Roman Slavery: The Unique Features and Longevity of a Slavery System in Antiquity

Written by: Lisa Doyle One of the outstanding features of societies in antiquity, a feature that tends to be forgotten as we relish in the literature and traditions left behind them, is the slavery system. Both Greece and Rome were slave-owning societies, but Roman slavery especially seemed to experience greater longevity and was executed to a greater effect. The way Rome may be distinguished from … Continue reading Roman Slavery: The Unique Features and Longevity of a Slavery System in Antiquity

Making Beauty History with Glossier

Written by: Scarlett Butler In a recent interview Emily Weiss, the CEO of the successful new beauty brand Glossier, said that her business was both a beauty and a tech company. Weiss emphasised the company’s innovative use of social media to involve their (primarily female) customers in design, product development and promotion. Despite their technological leaning, Glossier sits in a longer legacy of effortless cool … Continue reading Making Beauty History with Glossier

The Influence of the Roman Empire on the Catholic Church

Written by: Toby Gay After possibly the most damaging year for the Roman Catholic Church in recent times with the global sex abuse crisis spiralling out of the control in the Vatican, and with Pope Francis bemoaning the current ‘weary’ condition of the Church, 2019 may be the year when the very structure and purpose of the world’s oldest international institution is questioned and reformed. … Continue reading The Influence of the Roman Empire on the Catholic Church

Research Seminar Review: “Potatoes and the Pursuit of Happiness”

Written by: Carissa Chew On Wednesday 30 January, the Global and Transnational History Research Group welcomed Professor Rebecca Earle from the University of Warwick to present her research on ‘Potatoes and the Pursuit of Happiness’. In this seminar, Earle explored the potato as a foodstuff that came to be imbued with a distinct political significance in eighteenth-century Enlightenment Europe, challenging the typical historiographical assumption that imbuing … Continue reading Research Seminar Review: “Potatoes and the Pursuit of Happiness”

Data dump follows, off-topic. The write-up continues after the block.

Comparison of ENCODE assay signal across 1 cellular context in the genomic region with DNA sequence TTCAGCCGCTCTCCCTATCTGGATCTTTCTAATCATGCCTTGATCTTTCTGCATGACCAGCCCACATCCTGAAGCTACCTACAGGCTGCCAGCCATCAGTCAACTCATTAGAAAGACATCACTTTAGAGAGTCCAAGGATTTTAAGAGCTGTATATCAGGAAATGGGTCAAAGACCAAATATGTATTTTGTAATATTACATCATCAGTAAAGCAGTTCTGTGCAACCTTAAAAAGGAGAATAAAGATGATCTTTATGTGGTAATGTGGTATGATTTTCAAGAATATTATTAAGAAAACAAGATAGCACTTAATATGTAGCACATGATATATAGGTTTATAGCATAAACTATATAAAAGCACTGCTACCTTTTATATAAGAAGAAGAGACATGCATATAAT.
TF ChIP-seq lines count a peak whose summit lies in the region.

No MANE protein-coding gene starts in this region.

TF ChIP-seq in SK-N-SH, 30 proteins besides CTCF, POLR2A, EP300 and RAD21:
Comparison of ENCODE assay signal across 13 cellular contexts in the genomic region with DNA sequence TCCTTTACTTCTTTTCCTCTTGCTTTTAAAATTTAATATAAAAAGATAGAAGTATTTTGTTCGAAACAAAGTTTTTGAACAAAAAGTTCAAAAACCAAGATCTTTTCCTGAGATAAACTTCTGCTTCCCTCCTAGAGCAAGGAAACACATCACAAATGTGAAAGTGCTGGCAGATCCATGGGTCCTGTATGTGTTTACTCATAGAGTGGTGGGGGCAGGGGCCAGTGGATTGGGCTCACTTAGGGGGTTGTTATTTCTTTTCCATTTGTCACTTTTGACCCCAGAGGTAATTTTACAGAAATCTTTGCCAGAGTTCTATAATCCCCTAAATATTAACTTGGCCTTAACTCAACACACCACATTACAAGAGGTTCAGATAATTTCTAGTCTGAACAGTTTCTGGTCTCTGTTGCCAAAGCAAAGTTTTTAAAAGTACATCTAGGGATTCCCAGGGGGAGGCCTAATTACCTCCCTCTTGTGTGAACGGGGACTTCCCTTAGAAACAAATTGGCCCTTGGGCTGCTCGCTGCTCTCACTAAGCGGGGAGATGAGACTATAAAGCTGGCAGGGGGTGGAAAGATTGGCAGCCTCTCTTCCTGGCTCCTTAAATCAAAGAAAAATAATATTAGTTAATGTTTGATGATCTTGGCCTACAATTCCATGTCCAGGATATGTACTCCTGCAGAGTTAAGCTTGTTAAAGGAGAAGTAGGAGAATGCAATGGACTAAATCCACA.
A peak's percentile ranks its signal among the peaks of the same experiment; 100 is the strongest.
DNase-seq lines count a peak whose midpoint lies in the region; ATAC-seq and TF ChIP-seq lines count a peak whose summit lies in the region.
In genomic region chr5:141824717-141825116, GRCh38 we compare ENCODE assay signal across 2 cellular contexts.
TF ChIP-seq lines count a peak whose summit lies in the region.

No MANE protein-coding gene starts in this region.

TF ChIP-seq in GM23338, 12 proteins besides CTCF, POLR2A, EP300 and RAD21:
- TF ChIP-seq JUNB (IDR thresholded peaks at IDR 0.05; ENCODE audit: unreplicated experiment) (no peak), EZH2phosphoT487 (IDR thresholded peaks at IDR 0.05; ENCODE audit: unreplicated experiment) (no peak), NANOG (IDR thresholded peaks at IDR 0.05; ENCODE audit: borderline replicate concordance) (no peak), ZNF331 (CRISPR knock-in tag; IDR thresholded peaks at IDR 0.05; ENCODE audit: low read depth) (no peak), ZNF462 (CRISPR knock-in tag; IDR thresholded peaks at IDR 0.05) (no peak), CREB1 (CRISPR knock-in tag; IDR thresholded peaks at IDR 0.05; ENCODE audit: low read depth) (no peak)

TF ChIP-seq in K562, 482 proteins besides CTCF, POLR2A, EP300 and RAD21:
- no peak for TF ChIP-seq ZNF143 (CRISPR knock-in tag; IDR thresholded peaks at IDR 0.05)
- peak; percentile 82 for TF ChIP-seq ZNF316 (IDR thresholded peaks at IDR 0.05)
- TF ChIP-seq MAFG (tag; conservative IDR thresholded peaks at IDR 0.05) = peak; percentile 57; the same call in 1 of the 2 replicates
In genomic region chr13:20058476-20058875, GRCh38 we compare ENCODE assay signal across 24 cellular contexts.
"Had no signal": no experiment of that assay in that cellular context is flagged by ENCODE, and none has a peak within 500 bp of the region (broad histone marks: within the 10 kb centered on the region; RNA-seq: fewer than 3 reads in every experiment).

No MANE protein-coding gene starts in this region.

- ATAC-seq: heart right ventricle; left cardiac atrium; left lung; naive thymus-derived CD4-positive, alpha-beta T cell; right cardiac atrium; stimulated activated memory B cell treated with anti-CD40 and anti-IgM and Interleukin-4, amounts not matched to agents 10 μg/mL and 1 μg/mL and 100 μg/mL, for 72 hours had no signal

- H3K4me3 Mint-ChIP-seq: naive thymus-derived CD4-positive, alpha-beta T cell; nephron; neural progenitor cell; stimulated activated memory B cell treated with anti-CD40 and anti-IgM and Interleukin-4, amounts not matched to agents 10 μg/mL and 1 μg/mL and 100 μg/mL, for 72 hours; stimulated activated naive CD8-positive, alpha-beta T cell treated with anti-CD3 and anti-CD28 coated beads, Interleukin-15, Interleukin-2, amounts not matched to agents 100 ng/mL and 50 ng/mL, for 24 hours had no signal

Jane Haining: The Only Scot to Die in Auschwitz

Written by: Josh Minister In the summer of 1944, a woman, unknown to many, stood out from the misery and suffering of those about to enter the barracks at Auschwitz. Her pale skin and bright blue eyes indicated that she was not Jewish. She had been transported from a holding camp in Budapest to Auschwitz where she died, supposedly of ‘cachexia following intestinal catarrh,’ however, it … Continue reading Jane Haining: The Only Scot to Die in Auschwitz

The Artificial Construction of Iraq

Written by: Martha Stutchbury In 1921, the British combined three Mesopotamian vilayets (districts) into statehood under King Faisal I, establishing the geo-political territory that we recognise as present-day Iraq. This article briefly considers the ethnically and religiously diverse composition of Iraq in 1921, and the subsequent attempts of British and Iraqi authorities to engender a national identity amongst the divided population. Guiditta Fontana claims that … Continue reading The Artificial Construction of Iraq

The Nazi Party: A Seeming Modernisation